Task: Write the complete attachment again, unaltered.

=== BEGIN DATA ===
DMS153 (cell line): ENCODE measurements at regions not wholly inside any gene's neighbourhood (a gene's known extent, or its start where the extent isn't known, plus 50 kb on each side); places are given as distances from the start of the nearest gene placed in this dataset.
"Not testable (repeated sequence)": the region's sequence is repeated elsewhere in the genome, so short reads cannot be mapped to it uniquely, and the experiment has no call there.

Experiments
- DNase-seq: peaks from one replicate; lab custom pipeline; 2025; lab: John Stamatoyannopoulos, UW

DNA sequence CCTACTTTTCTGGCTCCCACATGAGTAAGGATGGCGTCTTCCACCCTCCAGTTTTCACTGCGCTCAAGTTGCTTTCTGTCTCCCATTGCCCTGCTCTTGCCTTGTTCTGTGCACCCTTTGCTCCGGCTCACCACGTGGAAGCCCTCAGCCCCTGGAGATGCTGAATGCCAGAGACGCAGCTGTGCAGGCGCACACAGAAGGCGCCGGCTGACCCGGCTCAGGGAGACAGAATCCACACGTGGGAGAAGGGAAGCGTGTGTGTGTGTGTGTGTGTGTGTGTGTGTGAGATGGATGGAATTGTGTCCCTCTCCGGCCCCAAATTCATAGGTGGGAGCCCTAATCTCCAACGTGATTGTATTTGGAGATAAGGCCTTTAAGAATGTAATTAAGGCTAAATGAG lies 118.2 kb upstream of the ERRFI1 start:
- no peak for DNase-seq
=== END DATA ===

DMS153 (cell line): ENCODE measurements at regions not wholly inside any gene's neighbourhood (a gene's known extent, or its start where the extent isn't known, plus 50 kb on each side); places are given as distances from the start of the nearest gene placed in this dataset.
"Not testable (repeated sequence)": the region's sequence is repeated elsewhere in the genome, so short reads cannot be mapped to it uniquely, and the experiment has no call there.

Experiments
- DNase-seq: peaks from one replicate; lab custom pipeline; 2025; lab: John Stamatoyannopoulos, UW

DNA sequence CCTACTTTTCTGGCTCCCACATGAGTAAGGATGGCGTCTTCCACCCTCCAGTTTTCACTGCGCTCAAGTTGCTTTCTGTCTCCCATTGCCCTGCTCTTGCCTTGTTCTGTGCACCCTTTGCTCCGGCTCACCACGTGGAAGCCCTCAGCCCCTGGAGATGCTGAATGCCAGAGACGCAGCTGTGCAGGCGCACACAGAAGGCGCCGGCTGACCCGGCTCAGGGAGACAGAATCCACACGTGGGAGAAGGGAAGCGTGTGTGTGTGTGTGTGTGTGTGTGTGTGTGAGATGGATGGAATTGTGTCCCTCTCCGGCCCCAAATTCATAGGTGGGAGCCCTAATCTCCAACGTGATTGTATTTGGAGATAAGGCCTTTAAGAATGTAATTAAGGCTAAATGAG lies 118.2 kb upstream of the ERRFI1 start:
- no peak for DNase-seq